Today’s post comes from a friend of mine, Kristin Skarie, who has recently self-published her book; A Year of Nothing New – Tools for Living Lean and Green and is in the midst of marketing and promoting it. I first heard of Kristin from my son who was on the student government at his University – Karen conducts leadership, team building, and motivational workshops – and when Spencer spoke so highly of her I knew she was someone I wanted to meet. In this post Karen provides valuable advice and insight for all writers on how to effectively get your finalized words out to the world. Enjoy, Wendy
Fun With Self-Publishing
by Kristin Skarie
Step One – Write
Step Two – Publish
As you know, the writing process is an entity unto it’s own – with a personality, a temperament and a voice – sometimes many voices talking at once in a “meeting gone bad” kind of way! Sometimes the project itself takes on a persona. Besides the actual book title, I named my book project “Newell” to make it more like a personal relationship and less like a task to be accomplished. A friend of mine named her book project, “Hope” – to envision the book and the writing process as a trusted confidant who loves you for who you are and doesn’t mind if a lot of time goes by between visits because you can pick up right where you left off. This was a much more positive and motivating metaphor for me than what was in place prior – a dark, disappointed cloud hovering and lurking around every corner chastising me for not paying enough attention, making too many unfulfilled promises or ever finishing what I started. Ah – the power of self-talk!
And finish it I did – with a lot of help – 3 years after starting the writing process in the summer of 2010. But only after finalizing the book title, designing the front cover, writing the book blurb, determining the price point (agony), purchasing the ISBNs and the barcode, and registering the title with the Library of Congress.
I decided to self publish for three big reasons, the main one being there is a much higher margin of revenue with a self-published book. I wanted to maintain more control of the design, layout, timeline and promotion. I am also blessed to have an established audience in my college clients/friends who would purchase books in bulk for their staff and students and didn’t think I would need the supposed credibility of a publishing house.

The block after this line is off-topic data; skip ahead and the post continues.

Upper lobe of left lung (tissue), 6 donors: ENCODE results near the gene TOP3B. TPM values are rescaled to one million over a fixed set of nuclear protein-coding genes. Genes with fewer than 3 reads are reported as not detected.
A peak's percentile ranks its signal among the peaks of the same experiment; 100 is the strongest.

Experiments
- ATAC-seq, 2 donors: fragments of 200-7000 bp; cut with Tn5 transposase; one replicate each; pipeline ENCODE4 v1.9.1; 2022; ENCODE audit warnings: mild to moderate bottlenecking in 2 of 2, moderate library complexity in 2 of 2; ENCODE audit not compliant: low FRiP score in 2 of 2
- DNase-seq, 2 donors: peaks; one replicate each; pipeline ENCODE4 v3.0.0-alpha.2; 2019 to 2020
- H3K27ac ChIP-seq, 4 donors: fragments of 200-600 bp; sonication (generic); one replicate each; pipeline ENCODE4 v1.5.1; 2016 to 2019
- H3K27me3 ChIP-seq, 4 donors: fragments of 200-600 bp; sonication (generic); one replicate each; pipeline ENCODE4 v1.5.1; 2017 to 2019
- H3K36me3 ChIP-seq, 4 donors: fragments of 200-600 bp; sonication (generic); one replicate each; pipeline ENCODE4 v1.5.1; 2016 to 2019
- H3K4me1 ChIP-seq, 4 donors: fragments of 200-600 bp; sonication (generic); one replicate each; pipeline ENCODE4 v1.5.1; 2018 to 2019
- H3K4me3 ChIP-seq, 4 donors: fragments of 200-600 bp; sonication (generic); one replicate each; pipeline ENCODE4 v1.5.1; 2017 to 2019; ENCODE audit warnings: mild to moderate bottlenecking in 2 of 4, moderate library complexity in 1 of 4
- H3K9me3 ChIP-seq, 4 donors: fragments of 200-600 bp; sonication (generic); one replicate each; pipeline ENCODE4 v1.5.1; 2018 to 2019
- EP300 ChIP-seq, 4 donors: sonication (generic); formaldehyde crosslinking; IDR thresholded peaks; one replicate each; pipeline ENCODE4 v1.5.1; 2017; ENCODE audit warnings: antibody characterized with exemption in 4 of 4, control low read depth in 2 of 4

While still writing (which was not always fun, might I say), I secured an editor, a printer, and a layout expert. Gratefully, I have a great friend who served as a point person for these contacts. She has self-published four books and had the process down to an art form. Ideally, I would have been free to do these tasks AFTER writing but I am pretty sure I have never done things the easy way.
I did things a little backwards in some ways because of a convention deadline. The book was on target to be done in July 2013 – nice, but not in time for this event. I wanted to take advantage of the crowd and share my book news with the 4000 conference attendees in February with a postcard – book cover on the front and the blurb, ISBN and price on the back. I also backed myself into a corner with a book delivery date – never do that. Film at 11.
The number of things I learned in this process was in the thousands – starting with trusting the right people and letting them help. I had a team of friends and family who looked at endless cover designs, combed through multiple manuscript versions and answered endless panicky emails and texts from me in an instant. So many mini-projects emerged alone the way including a new headshot for the back cover, register with the Library of Congress and creating “Nothing New Publishing” as my publishing company. I also decided to purchase a domain name for a potential NNP website and linked it to my existing company website. Oy.
There was a significant up front cost for cover design, editing, layout and printing – start saving now! It was essential to staying organized – I had a notebook where I wrote EVERYTHING about the process and took it with me everywhere – a sanity saver to be sure. I used classic manila folders to keep all the aspects of publication separate and to keep the hamster in the wheel at bay.
Promotion is a full time job! Pricing, shipping cost and materials, website sales, book signings, distribution sites, newspaper and online coverage – a skill set with a steep on-the-job learning curve. It takes daily attention to cultivate the essential relationships for this to happen successfully and with minimal trauma.
In the end, I did most of my own editing which was terrifying. The responsibility of having the final say (even thought that’s what I wanted) was overwhelming at times. Late nights, dishes in the sink, messy house, no exercise, and a lot of Coca Cola.
My left eye is still twitching a little bit even though I received my book shipment (2000 of them) on November 15, 2013. Yup. Making this book happen was the biggest, most difficult and most rewarding project I have ever done. Much of it was a lonely journey with a level of detail required that challenged my very existence as a human. Last night, I finally moved 15 boxes of books from my living room where they were stacked in a corner (in place of the Christmas tree) into my home office. I said out loud to my cats, “These are my books, I wrote this.” I wish you, Writer, the same sense of satisfaction, gratitude and pride in your self-publishing voyage.
Kristin Skarie is self-published author of “A Year of Nothing New – Tools for Living Lean and Green”. Her consulting business Teamworks has been thriving for 18 years through work with college, corporate and community organizations to build peaceful and productive leaders and teams. Follow her blog Nothing New News as she prepares for a Summer 2014 Semester at Sea voyage and continues learning how to green her corner of the world.